A Bad Habit That’s Toxic to Relationships

In any relationship, there are a handful of habits that will produce disastrous results. Some of the more common issues are lying, cheating, or lack of communication.

But there are some relationship issues that can be quite difficult to spot.

For example, you hear people touting the idea of communication. “You’ve got to communicate. Communication is key.”

And it’s true, communication is a solid pillar in any relationship.

But few people really talk about what that means.

What exactly is communication? And is there a difference between communication and good communication?

It’s often easy for people in a relationship to think they’re communication is good. But there is a really sneaky habit that can work its way into your communication and drive the relationship apart.

That habit is shaming.

I speak from experience when I say that it’s incredibly easy to get wrapped up in shaming your loved one. Few habits will drain your love bucket more than the act of shaming.

If you really think about it, everyone on this planet is doing the best they can with what they have and what they’ve been taught. We’re all trying to grow and improve in our own way.

We’re all just kids here, really. Inside every one of us is a small child that didn’t quite get to blossom in all the ways it wanted to.

And so now we’re trying to hash things out as adults, and we often fail. Every one of us falls short, misses the mark, or just downright isn’t good enough.

Your partner is no different.

So what people tend to do in relationships is blame and shame. And it’s toxic.

Shaming occurs whenever you try to get your partner to change something about themselves by pointing it out and telling them that it’s bad.

It’s a way for us to project onto our loved ones the shame that we feel inside ourselves. So in order to stop shaming your partner for the ways that they’re not perfect, you first have to stop shaming yourself…which is a much harder habit to detect. Self-blame is often quiet and automatic.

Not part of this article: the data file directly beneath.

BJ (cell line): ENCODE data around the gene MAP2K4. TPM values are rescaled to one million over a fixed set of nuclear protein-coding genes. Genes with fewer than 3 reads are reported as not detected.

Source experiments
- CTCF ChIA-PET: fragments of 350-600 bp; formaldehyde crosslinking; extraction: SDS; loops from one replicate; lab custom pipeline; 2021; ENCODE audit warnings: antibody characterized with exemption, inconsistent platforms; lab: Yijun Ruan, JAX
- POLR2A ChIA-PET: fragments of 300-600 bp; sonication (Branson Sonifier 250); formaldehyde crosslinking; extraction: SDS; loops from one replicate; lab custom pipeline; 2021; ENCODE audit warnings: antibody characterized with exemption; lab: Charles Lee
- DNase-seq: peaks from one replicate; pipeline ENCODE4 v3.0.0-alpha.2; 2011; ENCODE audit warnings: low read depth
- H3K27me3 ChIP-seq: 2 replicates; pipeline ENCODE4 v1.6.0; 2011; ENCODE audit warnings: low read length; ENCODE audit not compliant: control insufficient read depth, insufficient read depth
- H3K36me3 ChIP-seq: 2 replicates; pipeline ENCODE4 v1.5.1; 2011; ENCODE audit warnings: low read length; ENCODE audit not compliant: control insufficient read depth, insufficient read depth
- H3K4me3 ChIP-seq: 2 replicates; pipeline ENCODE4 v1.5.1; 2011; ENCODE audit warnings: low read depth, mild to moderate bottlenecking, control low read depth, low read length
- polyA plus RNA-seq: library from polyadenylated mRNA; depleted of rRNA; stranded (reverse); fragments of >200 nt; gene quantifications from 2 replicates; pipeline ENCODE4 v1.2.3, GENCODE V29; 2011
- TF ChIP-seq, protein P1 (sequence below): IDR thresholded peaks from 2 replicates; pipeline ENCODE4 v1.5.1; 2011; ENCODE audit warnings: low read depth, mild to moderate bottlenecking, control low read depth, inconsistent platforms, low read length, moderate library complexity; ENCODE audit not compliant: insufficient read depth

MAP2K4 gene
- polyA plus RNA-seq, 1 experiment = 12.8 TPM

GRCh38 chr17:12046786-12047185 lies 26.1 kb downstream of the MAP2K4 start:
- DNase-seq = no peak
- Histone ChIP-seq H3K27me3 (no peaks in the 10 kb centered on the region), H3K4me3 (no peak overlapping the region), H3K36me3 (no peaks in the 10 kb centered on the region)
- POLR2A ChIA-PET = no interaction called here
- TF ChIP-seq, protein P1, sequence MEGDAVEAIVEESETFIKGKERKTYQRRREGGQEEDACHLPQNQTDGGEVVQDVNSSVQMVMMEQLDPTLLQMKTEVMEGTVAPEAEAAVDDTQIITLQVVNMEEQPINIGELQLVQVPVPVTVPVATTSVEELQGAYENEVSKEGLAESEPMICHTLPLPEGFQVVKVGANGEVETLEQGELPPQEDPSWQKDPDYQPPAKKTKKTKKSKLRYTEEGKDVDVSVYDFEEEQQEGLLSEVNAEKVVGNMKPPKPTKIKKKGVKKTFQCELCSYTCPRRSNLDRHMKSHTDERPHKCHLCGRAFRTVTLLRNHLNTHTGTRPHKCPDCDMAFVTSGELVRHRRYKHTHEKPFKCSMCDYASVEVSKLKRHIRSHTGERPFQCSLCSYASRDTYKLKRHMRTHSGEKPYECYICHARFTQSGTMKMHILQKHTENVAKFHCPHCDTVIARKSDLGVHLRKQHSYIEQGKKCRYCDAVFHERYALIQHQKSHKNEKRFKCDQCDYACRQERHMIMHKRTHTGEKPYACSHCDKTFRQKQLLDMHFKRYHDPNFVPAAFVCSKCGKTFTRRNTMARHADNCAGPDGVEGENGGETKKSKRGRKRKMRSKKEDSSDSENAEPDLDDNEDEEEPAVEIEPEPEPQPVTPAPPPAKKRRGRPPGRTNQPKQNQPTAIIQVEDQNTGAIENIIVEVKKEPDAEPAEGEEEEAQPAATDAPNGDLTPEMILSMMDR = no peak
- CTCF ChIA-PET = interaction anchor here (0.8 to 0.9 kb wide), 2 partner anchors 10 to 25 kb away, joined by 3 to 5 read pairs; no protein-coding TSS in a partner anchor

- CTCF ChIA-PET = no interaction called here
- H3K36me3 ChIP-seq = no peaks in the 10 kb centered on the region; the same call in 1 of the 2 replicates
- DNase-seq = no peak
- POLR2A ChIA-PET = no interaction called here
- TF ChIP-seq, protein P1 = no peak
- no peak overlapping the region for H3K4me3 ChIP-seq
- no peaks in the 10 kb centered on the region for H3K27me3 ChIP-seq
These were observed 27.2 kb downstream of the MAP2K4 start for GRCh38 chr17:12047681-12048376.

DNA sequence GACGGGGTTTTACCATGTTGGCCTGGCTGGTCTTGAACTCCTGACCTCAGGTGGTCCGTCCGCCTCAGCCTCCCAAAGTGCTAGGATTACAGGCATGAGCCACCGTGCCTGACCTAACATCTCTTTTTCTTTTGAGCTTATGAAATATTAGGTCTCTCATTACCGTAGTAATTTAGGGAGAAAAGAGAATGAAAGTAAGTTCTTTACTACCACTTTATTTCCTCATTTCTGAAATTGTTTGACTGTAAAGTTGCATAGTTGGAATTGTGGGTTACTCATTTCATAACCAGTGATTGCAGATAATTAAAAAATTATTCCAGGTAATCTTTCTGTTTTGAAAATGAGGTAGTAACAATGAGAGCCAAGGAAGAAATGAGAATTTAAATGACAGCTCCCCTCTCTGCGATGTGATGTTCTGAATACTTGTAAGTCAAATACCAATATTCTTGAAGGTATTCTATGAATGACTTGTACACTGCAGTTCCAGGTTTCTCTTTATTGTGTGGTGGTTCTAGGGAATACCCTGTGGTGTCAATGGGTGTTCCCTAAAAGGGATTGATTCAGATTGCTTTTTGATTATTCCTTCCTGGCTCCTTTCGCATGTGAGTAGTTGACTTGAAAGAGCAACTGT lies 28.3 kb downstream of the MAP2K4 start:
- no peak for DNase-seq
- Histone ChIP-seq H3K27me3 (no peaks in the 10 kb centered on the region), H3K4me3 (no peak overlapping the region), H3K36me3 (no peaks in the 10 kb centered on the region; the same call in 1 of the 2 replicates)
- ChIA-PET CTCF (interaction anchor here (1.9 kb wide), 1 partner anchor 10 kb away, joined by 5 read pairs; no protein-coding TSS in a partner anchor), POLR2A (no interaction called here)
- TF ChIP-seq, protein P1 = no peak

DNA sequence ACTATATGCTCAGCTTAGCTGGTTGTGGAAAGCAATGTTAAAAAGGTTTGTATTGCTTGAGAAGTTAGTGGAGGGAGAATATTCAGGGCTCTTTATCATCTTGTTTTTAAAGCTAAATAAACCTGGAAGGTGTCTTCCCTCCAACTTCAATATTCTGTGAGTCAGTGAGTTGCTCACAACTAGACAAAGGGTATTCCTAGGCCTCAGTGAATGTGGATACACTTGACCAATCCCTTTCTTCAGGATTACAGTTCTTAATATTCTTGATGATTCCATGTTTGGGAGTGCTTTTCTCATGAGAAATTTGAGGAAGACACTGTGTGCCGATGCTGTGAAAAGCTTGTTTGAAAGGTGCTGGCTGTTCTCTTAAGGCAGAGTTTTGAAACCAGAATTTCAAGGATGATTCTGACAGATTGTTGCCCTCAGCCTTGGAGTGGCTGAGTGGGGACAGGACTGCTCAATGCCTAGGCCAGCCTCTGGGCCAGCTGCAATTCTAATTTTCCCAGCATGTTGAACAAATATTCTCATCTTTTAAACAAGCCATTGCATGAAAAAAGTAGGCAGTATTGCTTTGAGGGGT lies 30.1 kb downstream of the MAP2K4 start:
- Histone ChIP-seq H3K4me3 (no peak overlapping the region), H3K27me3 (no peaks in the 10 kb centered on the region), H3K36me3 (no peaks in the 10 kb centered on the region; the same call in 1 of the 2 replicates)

But if you have just a little bit of compassion for yourself as an imperfect being, you’ll have a much easier time refraining from shaming your partner.

Remember, we’re all just kids here.

We’re trying to play in a difficult world that can be mean and cruel. So we have to learn to have compassion…for ourselves and for the people we’re in relationship with.

It has often been said that we tend to hurt the ones we love the most.

This doesn’t have to be this way. By accepting yourself fully and understanding that you’re just doing the best you can, it becomes much easier to do this for your partner.

It’s probably one of the hardest things to do to encourage your partner when they fall short. It’s incredibly hard.

But if you build the habit of supporting your partner through difficult things, not only will you help them become better, but you’ll also have a renewed sense of confidence in yourself.

Encouragement is highly contagious. And when you engage in it, it will effect everything in your life in a highly positive way.

So learn to become your partner’s cheerleader.

And learn to become your own cheerleader.

To start, you just have to set a more accurate benchmark of what’s reasonable to expect from a bunch of imperfect people in a difficult and imperfect world.

Remember, we’re all just kids here.

Find the kid in the person you love and cherish every effort they make. You’ll see things change in no time.

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